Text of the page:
Sunday, 31 May 2015
I could not help wondering is Christie actually talking about Poirot here. It is not even too thick a veil she has perhaps used to mask her feelings about this much loved and world famous character she breathed life into and at time of publication had been writing for around thirty three years or so. Did she grow tired of the brilliant little Belgium detective whilst the rest of the world hollered for more? Did she come to resent Poirot in the way Conan Doyle came to feel about Sherlock Holmes or Herge felt about TinTin? I found this a sad thought. If the things we create are to become life partners surely it is a tragedy not to love them...Like Herr Frankenstein we create our own monsters. So often that we dare not bite our nails because the filthy clay of creation is impacted beneath the fingernails.
Loved this book, it is one of my favorites since I began to work my way through the Agatha Christie collection. Poirot is such an hilarious fish out of water in this small English village and there are laugh out loud moments as he complains about his suffering in his pursuit of truth. The truth being he has never been more endearing as he overhears people mocking his curious foreign ways and eccentric appearance.
I know what that feels like.
Saturday, 30 May 2015
Never thought that one day I would have a copy of it in my own home.
Different copies on different formats(DVD and Video).
We are all citizens of the future now.
Wednesday, 20 May 2015
Oh How the other boys mocked.
David Morrell brings Victorian society to life once more( at least for whatever time you remain within his prose.)He delights and deceives in equal measure and even manages to make the horrendous killer somewhat sympathetic. He is no Edmund Dante but he is a terribly wronged man who is now prepared to burn the world in his thirst for revenge.
Yet strangely none of it feels implausible, actually it feels as real as history does. Morrell has written a powerful and engaging thriller where nothing happens that could not have taken place in some alternate reality. Not even the cruelty that sets the dominoes tumbling, Falling all through the years with a terrible outcome a real possibility. history tells us that certain things never happened. We know Queen Victoria was not assassinated. It is a fiction, a tale written to enthuse and perhaps entertain and amuse. Everything that history should be.
Sunday, 17 May 2015
Mind you..the last song I remember hearing before drifting off was The Crack Of Doom by The Tiger Lillies. That is practically an application to go to strange places in ones head..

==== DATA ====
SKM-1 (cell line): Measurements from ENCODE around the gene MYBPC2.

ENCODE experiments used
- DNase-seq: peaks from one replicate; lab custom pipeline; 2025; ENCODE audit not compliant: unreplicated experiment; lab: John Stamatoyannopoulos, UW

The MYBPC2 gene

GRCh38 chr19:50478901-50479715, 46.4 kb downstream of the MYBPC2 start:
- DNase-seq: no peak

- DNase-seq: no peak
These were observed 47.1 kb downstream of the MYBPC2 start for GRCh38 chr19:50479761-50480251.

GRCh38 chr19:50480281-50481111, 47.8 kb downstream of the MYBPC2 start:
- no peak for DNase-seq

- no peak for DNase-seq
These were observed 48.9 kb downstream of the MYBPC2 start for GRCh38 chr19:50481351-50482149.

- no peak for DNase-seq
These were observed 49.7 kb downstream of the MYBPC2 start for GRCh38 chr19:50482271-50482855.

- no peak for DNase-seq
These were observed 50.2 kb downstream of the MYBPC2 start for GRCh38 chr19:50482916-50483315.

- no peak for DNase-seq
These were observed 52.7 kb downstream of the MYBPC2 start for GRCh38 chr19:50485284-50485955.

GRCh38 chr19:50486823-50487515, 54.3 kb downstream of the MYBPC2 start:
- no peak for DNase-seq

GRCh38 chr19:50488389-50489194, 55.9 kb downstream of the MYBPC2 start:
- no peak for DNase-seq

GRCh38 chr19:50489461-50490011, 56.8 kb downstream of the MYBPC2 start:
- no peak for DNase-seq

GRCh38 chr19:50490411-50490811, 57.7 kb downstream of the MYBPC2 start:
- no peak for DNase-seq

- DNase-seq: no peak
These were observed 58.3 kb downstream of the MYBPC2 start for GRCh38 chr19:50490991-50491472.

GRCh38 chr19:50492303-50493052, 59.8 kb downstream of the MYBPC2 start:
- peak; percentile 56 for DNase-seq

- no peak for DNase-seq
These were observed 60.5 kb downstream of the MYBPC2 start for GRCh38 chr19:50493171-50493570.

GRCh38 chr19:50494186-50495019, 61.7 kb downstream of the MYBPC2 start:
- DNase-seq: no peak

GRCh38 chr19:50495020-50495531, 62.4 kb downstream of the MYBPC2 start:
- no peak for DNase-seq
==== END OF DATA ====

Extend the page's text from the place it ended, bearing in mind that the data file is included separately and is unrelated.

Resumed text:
Sunday, 10 May 2015
We are all such fragile beings at the whim of titanic forces that shape our destinies without a care for where we end up.
Saturday, 9 May 2015
Billboards? Billboards announcing his return all over the place. This was big news back then. I had hoped for so long to see him again and to watch new stories unfold and the myth to grow and grow. I just could not believe that there were billboards with my hero's face all over them. Sure, it was a new face but I am a life long fan of the man from Gallifrey so it had happened before..eight or nine times( I love Peter Cushing's interpretation and although it is not canon I do not mind. Life so rarely conforms to canon.) I got my brother to drive around town so I could take photos. He was mortified. What if someone who knew him saw this boobie behaviour? I was pretty much used to the scorn my passions evoked in complete strangers let alone people who knew me. I let it go. Tried not to judge the mockers too harshly. He was more of the busted heads school of thought.
Ten years and three (or four!) new faces later the wheezing and grinding of the greatest ship in the galaxy still resounds around the worlds of space and time.
Unfortunately those are also the sounds I make climbing a flight of stairs.
I need to regenerate not degenerate.
Tuesday, 5 May 2015
Just read this fantastic novel by a chap called Oscar De Muriel called The Strings Of Murder. The year is 1888, the year of The Ripper. Jack The Ripper. The mysterious and still annonymous killer who rocked Victorian society to its hypocritical heart as he splattered the streets of Whitechapel with innocent blood. (Yes I say innocent blood as these poor women had been driven to degrading acts by a life that was as unrelenting as it was merciless.) at the same time, in a fictional sense, at the other end of the British Isles, in Edinburgh, the brutal murder of a beloved violin teacher leads the top brass to suspect a copy-cat killer is at work. One maniac on the loose is enough, two implies a society out of control and those in control fear a loss of the illusion that all is well at the top. They fear this may even be an attempt to undermine the social order by suspects unknown. To combat this they decide to send a disgraced Scotland Yard detective Inspector Ian Fey up to Edinburgh to assist the eccentric but powerful Nine Nails McGray with his "ghost bustin division" to catch the killer before he strikes again. The Scottish detective is called Nine Nails because of events which took place in his dysfunctional family(and that is something of an understatement.)
This is a very atmospheric thrilling yarn with very believable and well written characters walking down some very dark entries in search of a savage killer who may not even be off this world. The are echoes of Poe and of Doyle, of Holmes and Mulder, Of MR James and John Connolly. It straddles the fictional and the factual in a city where the class divide is unbridgeable and the common morality is unforgiving. It has a great central cast of two very interesting and compelling leads surrounded by friends and foe alike. If either character showed up in an episode of the magnificent Penny Dreadful I would not be surprised.
I would welcome it.